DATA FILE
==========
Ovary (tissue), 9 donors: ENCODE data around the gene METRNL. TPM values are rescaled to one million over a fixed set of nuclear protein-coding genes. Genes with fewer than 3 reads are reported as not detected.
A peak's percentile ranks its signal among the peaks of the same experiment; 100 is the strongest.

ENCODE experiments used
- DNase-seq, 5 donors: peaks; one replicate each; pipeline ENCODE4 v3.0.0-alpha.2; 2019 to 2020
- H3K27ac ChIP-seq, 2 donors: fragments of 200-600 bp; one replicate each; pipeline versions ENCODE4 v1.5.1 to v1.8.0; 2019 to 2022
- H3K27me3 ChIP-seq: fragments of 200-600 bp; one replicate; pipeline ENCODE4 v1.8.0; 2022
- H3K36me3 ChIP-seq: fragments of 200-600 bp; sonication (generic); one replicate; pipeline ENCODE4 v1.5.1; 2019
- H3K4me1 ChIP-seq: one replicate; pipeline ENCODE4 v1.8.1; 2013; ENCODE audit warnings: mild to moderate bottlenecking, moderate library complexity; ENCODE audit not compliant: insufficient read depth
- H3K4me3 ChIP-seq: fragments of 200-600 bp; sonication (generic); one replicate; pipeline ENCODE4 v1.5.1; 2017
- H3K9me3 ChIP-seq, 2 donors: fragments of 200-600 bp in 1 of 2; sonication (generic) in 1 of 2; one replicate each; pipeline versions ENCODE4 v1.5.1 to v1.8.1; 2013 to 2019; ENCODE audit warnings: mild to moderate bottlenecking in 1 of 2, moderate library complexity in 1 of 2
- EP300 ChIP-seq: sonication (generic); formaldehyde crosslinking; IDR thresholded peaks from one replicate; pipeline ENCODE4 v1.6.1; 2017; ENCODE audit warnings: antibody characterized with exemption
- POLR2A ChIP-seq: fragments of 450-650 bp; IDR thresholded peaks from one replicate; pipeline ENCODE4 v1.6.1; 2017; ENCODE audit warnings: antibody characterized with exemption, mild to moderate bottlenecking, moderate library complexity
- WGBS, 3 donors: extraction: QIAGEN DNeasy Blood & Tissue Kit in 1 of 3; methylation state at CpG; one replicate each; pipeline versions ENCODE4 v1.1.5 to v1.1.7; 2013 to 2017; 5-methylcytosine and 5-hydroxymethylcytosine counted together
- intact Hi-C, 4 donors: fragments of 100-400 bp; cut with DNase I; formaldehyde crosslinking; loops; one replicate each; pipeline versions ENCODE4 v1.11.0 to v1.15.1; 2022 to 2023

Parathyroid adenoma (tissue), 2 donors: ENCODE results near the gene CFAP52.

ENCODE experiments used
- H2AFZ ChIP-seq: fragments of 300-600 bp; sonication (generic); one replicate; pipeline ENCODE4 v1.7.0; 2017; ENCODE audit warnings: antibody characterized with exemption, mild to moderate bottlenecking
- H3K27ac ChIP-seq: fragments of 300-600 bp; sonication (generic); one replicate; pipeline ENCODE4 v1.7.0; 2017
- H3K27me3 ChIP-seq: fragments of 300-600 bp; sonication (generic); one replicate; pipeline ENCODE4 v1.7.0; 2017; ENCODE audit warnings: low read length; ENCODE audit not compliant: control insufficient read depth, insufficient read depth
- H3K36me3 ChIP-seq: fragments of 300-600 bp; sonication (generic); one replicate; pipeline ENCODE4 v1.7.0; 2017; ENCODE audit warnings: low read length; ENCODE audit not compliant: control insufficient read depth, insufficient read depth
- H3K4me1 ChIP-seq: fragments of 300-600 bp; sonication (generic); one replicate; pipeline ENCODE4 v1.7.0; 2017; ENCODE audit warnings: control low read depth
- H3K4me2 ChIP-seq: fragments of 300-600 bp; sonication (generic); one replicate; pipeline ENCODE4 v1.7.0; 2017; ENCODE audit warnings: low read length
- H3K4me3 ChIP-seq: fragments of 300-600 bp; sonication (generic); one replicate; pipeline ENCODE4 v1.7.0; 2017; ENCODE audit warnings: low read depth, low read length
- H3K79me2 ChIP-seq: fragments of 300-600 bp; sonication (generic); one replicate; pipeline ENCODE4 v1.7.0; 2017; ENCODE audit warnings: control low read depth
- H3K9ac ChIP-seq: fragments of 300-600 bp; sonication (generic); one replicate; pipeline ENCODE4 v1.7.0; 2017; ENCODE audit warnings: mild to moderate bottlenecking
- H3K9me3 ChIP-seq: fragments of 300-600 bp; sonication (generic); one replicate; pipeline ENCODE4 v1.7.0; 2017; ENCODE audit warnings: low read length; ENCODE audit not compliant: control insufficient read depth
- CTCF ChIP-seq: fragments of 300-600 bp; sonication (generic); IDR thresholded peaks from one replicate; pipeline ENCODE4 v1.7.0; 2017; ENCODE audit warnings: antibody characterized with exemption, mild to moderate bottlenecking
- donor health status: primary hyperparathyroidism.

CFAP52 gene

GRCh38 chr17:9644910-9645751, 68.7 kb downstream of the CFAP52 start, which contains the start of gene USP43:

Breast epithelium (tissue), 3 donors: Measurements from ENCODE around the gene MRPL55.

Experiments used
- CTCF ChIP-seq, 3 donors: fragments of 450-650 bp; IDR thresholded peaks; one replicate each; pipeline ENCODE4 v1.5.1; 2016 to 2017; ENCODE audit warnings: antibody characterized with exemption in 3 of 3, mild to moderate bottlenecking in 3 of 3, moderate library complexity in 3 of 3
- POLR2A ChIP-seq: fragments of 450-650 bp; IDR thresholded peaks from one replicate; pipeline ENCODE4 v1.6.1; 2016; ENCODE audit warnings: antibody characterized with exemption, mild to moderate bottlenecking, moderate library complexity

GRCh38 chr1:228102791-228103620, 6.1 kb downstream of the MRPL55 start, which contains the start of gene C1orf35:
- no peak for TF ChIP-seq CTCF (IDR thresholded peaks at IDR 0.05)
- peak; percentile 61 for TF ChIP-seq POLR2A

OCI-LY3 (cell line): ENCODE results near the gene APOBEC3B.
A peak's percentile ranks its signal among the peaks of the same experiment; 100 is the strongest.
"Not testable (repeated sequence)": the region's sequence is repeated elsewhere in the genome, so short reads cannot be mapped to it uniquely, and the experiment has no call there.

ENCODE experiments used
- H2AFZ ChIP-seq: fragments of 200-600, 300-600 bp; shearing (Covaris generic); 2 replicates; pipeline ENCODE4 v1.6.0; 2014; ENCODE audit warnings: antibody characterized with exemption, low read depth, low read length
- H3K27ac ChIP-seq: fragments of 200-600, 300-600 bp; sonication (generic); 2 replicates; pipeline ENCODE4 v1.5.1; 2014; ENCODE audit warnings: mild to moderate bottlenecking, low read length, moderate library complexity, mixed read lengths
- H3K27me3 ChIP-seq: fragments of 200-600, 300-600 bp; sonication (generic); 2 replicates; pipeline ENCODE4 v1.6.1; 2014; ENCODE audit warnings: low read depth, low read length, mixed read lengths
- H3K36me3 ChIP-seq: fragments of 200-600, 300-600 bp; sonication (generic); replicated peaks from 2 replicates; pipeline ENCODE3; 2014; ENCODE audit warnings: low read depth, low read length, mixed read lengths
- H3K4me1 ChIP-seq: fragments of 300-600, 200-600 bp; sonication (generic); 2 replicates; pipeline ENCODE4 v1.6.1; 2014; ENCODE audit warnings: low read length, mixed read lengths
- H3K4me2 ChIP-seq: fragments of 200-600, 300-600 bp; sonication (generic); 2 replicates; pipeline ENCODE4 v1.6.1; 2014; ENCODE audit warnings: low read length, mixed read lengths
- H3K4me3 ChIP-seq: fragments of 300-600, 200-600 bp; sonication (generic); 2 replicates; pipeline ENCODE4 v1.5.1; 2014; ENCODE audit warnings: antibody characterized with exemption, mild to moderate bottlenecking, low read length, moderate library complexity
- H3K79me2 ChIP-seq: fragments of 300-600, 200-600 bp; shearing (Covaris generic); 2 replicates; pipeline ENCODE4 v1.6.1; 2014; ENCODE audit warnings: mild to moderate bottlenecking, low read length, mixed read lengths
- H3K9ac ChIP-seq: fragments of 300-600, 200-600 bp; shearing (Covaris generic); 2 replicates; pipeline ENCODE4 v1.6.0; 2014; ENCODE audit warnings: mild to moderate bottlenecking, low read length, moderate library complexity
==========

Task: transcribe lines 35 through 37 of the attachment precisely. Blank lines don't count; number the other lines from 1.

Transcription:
GRCh38 chr1:228102791-228103620, 6.1 kb downstream of the MRPL55 start, which contains the start of gene C1orf35:
- no peak for TF ChIP-seq CTCF (IDR thresholded peaks at IDR 0.05)
- peak; percentile 61 for TF ChIP-seq POLR2A